On the other hand, Lake Elementaita is threatened by pollution and encroachment by major tourism facilities.

“Our human life is dependent on nature, and we have embarked on teaching the community, industrialists, hoteliers, and learners from the primary school level that abusing it is digging a grave for ourselves,” said Mr. Chepkwony.

The County Warden added that the campaign, while incorporating clean-up exercises of the natural ecosystems around the water bodies’ basins and catchment areas, is also creating awareness among indigenous communities to at least know the economic value of nature as a motivation to consciously use natural resources sustainably.

The initiative that is being carried out through public barazas and lectures in educational institutions incorporates pollution prevention and sustainable consumption behaviour guidance, aimed at shaping community perceptions of the dangers of environmental degradation pollution and available solutions, thereby empowering more people to act responsibly.

“For instance, we are training the community members to do their part by reducing our use of single-use plastics, recycling, and supporting businesses that prioritise environmental sustainability,” explained the warden.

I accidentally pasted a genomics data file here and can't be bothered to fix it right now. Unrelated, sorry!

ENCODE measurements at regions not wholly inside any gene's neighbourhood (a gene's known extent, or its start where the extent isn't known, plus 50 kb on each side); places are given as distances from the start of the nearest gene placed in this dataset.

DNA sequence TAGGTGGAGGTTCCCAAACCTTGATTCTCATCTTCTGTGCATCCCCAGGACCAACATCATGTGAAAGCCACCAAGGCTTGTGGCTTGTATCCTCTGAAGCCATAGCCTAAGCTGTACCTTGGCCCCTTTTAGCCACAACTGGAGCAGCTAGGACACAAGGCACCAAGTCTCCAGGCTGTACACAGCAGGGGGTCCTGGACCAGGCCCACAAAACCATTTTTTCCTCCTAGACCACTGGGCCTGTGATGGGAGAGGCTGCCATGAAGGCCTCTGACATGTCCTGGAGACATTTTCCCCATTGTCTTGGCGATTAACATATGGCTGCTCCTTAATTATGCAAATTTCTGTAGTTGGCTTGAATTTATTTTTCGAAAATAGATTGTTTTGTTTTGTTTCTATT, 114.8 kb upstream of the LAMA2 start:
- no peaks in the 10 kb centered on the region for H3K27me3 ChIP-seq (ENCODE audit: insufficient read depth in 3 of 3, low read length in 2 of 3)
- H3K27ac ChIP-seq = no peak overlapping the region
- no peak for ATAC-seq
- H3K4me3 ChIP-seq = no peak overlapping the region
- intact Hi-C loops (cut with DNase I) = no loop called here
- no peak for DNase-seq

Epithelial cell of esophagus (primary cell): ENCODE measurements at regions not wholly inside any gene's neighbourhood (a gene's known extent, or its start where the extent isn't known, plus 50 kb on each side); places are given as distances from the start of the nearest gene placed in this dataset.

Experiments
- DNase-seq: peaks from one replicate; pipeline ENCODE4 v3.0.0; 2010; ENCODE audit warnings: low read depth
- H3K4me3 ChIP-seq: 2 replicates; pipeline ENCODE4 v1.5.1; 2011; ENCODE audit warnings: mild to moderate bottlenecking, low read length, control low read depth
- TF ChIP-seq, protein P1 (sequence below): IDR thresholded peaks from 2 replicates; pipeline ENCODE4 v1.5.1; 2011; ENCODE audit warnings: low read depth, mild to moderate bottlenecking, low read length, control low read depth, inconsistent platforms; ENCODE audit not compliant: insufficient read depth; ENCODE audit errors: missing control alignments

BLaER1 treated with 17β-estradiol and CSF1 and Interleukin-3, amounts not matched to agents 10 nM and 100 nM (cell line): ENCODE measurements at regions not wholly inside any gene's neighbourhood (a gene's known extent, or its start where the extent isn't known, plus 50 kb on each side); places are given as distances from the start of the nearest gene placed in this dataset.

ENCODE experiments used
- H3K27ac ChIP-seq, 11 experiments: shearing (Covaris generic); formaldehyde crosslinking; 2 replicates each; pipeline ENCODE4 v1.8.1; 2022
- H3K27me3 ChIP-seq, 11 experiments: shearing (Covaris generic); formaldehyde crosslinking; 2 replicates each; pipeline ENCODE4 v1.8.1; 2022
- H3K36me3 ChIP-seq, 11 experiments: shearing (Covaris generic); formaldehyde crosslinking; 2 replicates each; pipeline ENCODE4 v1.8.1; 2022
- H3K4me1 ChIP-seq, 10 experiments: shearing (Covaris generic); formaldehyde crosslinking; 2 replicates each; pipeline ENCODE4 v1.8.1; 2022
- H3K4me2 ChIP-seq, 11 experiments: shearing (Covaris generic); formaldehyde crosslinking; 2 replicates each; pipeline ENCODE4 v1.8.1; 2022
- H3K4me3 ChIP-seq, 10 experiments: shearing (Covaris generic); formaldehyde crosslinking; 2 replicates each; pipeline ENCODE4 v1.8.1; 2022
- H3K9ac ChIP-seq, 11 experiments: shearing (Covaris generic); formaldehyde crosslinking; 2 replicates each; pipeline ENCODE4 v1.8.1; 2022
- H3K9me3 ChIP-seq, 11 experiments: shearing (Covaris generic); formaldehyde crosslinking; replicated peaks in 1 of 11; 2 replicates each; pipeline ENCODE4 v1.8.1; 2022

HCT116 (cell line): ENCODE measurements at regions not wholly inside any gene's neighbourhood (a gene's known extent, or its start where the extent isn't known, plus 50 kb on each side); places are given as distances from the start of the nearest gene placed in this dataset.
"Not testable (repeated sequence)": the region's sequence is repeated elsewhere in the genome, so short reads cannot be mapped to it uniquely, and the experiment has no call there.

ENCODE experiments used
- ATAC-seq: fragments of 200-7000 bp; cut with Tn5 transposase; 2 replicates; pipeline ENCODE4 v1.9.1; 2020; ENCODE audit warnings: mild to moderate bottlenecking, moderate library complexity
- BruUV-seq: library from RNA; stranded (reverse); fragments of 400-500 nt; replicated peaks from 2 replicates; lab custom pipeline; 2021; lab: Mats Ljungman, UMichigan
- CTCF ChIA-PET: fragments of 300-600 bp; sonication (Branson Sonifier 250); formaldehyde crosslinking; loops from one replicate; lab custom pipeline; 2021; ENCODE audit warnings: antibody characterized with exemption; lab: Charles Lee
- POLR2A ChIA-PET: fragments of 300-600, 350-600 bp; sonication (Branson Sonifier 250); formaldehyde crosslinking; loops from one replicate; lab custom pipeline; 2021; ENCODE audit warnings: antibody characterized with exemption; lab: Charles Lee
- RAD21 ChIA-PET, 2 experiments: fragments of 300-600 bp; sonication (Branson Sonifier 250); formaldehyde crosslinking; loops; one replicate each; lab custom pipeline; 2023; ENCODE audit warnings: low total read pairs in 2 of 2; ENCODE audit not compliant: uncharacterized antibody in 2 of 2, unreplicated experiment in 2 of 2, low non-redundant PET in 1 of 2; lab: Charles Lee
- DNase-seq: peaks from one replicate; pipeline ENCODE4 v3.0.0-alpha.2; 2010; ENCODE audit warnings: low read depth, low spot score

In implementing the drive, KWS has brought on board several stakeholders, including the County Government, research agencies, entrepreneurs and workers in the hospitality and tourism industries, learning institutions, environmental conservation lobby groups, and environmental scientists, among others.

The initiative will also rope in industrial concerns; retailers and manufacturers, as Mr. Chepkwony stated, also have a crucial role to play in this effort, adding that business operations should be cognizant of the fact that their operations contribute to this problem and take steps to reduce pollution of the Lakes’ ecosystems.